If I asked most of you what an ophthalmologist does, I’d likely see a lot of blank stares. (Some ocular humour for you there!) But you wouldn’t be alone. Despite a family history of glaucoma, it honestly wasn’t clear to me, either. I mean, I know what my optometrist does—I stop in every couple of years, make sure my eyesight’s still good, and fill a prescription for my latest pair of specs.
But my eyes aren’t all that bad—at -2.00 each, I can live most of my day without wearing my glasses, preferring to have them on for fashion over function. But what about those who aren’t so lucky? Consider the cornea, the transparent dome that covers the front of the eye. With the most densely integrated set of nerves in the body, the cornea requires an immense degree of precision and symmetry to fix it if it ever ends up diseased, and that’s where ophthalmologists come in!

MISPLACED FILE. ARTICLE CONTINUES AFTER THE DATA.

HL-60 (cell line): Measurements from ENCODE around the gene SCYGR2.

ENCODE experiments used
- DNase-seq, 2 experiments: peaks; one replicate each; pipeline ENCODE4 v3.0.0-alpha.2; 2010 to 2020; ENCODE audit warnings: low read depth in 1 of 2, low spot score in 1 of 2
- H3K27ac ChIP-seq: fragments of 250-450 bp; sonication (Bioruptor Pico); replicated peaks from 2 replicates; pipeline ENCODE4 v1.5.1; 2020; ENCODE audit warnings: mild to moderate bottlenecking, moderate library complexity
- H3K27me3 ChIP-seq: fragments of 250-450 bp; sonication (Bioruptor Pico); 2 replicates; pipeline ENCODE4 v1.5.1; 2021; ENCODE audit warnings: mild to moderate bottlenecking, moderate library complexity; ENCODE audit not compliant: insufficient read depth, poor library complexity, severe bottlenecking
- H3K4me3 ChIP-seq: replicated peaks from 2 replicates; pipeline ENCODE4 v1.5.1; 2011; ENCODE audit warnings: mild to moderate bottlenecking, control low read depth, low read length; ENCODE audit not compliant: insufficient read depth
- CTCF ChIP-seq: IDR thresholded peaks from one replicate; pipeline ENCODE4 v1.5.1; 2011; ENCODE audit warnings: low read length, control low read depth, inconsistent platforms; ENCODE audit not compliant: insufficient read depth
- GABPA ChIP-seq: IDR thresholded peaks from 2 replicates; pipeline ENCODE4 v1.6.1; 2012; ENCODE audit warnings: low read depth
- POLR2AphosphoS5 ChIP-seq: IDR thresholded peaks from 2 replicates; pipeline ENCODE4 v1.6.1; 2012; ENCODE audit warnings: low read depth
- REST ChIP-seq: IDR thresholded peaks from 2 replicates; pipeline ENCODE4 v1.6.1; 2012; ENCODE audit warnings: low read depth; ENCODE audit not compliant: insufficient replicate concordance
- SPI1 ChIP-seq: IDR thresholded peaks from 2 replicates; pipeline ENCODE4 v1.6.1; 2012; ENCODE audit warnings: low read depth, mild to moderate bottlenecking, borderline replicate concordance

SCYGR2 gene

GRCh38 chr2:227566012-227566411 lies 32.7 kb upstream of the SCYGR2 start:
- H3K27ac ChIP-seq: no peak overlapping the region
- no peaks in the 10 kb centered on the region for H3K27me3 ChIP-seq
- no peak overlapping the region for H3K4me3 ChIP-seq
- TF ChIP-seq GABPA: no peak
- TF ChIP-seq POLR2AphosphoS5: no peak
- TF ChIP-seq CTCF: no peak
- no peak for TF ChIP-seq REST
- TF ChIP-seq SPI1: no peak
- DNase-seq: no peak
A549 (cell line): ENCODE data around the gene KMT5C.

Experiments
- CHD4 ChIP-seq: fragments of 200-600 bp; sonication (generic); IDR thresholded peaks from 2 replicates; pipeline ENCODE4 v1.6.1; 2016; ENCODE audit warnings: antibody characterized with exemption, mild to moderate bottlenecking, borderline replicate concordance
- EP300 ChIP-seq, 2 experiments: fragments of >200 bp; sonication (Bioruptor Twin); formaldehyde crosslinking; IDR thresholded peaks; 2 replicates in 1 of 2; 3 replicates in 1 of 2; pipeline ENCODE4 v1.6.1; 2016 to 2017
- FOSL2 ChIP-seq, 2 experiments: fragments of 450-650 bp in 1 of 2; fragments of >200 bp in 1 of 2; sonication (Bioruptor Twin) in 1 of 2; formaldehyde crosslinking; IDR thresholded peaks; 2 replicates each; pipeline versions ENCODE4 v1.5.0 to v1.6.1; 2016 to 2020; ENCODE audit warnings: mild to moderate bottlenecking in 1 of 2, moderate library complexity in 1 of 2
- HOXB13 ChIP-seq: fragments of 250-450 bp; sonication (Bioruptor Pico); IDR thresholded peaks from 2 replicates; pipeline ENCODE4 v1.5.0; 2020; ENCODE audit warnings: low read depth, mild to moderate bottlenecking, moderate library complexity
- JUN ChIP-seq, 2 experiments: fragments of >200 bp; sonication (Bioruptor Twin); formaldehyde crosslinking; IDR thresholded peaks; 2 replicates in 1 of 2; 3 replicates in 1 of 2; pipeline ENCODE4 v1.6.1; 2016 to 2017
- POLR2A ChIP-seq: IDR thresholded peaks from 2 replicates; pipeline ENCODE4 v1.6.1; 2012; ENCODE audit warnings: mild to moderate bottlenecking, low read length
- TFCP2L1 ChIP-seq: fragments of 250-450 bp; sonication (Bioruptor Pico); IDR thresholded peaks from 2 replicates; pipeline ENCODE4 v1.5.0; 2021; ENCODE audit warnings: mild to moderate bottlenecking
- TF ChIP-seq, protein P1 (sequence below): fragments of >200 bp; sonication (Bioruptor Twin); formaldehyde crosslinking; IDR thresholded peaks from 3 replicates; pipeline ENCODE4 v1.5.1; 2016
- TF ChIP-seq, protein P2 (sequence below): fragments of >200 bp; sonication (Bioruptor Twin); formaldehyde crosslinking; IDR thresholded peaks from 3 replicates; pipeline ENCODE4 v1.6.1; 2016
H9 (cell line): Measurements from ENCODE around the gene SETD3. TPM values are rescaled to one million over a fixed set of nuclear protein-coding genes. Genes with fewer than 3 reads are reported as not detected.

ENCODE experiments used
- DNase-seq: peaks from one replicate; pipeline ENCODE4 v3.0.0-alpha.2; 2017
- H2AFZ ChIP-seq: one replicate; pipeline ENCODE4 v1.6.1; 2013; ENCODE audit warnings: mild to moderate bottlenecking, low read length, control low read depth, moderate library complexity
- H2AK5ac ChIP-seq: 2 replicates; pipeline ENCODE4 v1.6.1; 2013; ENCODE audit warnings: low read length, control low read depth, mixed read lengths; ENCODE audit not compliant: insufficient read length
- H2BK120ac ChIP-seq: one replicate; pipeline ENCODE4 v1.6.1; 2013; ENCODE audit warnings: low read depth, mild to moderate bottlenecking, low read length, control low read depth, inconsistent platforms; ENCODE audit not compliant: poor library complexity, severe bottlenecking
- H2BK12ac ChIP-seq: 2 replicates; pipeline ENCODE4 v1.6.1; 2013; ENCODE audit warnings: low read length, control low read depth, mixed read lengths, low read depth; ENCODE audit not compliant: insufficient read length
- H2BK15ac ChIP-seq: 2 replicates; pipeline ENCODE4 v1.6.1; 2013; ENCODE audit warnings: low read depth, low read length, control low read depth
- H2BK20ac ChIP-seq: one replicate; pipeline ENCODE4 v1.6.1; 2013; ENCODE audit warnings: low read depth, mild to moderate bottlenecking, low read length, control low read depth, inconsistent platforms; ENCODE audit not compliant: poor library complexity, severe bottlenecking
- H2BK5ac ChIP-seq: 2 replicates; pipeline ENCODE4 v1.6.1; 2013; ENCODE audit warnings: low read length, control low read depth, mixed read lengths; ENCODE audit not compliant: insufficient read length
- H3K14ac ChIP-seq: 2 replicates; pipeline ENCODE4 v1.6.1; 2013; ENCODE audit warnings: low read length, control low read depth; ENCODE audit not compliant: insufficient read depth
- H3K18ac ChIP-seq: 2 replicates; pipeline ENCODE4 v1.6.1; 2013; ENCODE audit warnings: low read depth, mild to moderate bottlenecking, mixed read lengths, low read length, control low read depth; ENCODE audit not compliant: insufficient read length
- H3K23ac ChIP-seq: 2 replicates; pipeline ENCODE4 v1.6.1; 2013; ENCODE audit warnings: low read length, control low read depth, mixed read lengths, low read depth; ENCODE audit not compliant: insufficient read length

As the only eye care professionals who are also medical doctors, ophthalmologists help navigate Canadians through numerous eye diseases that they’re woefully unaware of. I recently had the chance to scrub in and shadow Dr. Clara Chan, an Assistant Professor of Ophthalmology at the University of Toronto, a specialist in cornea and cataract surgery, and a member of the Canadian Ophthalmological Society who opened my eyes to what ophthalmologists get up to at Toronto’s Kensington Eye Institute!
When I told some of my peers I’d be sitting in on some cross-linking and cornea transplant surgery; it left them with mixed feelings!
I’m not a gambling man, but I’d wager scalpels and sutures are some of the last things that come to mind when you think of bloggers, yet there I was, watching as tissue donation helped restore sight and cross-linking helped maintain it. Sure, it was an experience that might not be for the squeamish, but I have so much more appreciation for why we need ophthalmologists now! Imagine having to sew stitches with sutures one-tenth the width of human hair. Or needing to slice just enough of the cornea off to improve vision and not inflict permanent damage by preserving the remaining half-millimetre of tissue. These are things ophthalmologists need to do every day, and I’m glad that we have such skilled and adept professionals at the helm for this work!